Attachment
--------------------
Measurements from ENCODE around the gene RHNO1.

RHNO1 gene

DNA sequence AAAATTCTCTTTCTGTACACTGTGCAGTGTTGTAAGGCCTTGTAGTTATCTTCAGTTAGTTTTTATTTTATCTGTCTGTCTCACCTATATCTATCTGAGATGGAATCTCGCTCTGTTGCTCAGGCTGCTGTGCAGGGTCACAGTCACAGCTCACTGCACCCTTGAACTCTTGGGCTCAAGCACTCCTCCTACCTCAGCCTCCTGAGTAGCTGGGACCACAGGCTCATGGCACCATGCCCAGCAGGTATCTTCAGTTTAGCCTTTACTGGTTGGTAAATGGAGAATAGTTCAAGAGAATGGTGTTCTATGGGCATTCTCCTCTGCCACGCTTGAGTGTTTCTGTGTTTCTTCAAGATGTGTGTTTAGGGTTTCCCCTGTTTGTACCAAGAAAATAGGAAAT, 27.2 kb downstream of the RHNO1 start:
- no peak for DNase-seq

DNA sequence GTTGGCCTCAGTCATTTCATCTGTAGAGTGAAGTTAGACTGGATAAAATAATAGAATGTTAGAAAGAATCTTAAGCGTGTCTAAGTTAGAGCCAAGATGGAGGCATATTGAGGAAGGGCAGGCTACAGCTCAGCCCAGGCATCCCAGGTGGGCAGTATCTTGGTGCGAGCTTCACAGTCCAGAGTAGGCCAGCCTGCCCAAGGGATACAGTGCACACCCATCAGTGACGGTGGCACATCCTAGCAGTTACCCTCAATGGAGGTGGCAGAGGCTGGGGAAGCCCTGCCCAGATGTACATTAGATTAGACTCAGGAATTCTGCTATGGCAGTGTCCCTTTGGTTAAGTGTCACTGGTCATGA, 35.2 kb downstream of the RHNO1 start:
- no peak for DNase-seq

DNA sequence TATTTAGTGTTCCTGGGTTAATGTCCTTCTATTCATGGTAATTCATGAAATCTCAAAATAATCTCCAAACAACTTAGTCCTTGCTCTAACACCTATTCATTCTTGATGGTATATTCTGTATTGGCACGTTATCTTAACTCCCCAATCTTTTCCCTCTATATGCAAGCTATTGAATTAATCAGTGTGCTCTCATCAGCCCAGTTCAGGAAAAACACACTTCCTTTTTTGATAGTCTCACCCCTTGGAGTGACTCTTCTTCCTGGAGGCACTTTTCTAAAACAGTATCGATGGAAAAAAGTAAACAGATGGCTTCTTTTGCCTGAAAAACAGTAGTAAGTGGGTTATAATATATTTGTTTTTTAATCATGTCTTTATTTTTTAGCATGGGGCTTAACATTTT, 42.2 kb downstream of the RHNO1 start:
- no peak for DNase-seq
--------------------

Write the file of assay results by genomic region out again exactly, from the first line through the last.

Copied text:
Measurements from ENCODE around the gene RHNO1.

RHNO1 gene

DNA sequence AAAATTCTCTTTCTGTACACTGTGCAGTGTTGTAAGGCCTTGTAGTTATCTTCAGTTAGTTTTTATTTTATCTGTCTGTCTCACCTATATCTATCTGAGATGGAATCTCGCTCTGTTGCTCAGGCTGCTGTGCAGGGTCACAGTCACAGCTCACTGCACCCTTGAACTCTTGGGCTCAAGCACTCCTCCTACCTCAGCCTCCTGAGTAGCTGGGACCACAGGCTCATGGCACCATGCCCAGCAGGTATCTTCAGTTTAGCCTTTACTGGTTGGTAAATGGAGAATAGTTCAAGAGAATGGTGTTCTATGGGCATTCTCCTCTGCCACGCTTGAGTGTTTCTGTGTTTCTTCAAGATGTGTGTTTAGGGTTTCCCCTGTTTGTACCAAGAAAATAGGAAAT, 27.2 kb downstream of the RHNO1 start:
- no peak for DNase-seq

DNA sequence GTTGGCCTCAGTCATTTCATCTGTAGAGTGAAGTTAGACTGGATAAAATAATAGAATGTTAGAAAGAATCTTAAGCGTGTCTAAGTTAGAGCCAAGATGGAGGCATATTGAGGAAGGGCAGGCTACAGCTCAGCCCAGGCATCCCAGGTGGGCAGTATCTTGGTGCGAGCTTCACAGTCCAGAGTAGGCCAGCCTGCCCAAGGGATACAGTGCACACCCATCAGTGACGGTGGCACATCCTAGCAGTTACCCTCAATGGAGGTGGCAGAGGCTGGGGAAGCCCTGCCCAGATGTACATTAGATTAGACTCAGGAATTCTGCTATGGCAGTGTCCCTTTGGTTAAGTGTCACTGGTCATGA, 35.2 kb downstream of the RHNO1 start:
- no peak for DNase-seq

DNA sequence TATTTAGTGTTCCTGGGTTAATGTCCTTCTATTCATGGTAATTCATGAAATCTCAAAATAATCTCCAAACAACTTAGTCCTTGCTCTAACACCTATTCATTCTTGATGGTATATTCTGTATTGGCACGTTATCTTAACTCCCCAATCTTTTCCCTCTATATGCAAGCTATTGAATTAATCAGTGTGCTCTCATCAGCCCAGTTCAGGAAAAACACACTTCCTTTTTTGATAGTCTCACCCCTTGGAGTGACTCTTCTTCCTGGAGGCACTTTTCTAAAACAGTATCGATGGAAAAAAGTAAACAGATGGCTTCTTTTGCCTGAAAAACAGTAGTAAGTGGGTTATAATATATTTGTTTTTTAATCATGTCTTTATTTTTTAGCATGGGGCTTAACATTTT, 42.2 kb downstream of the RHNO1 start:
- no peak for DNase-seq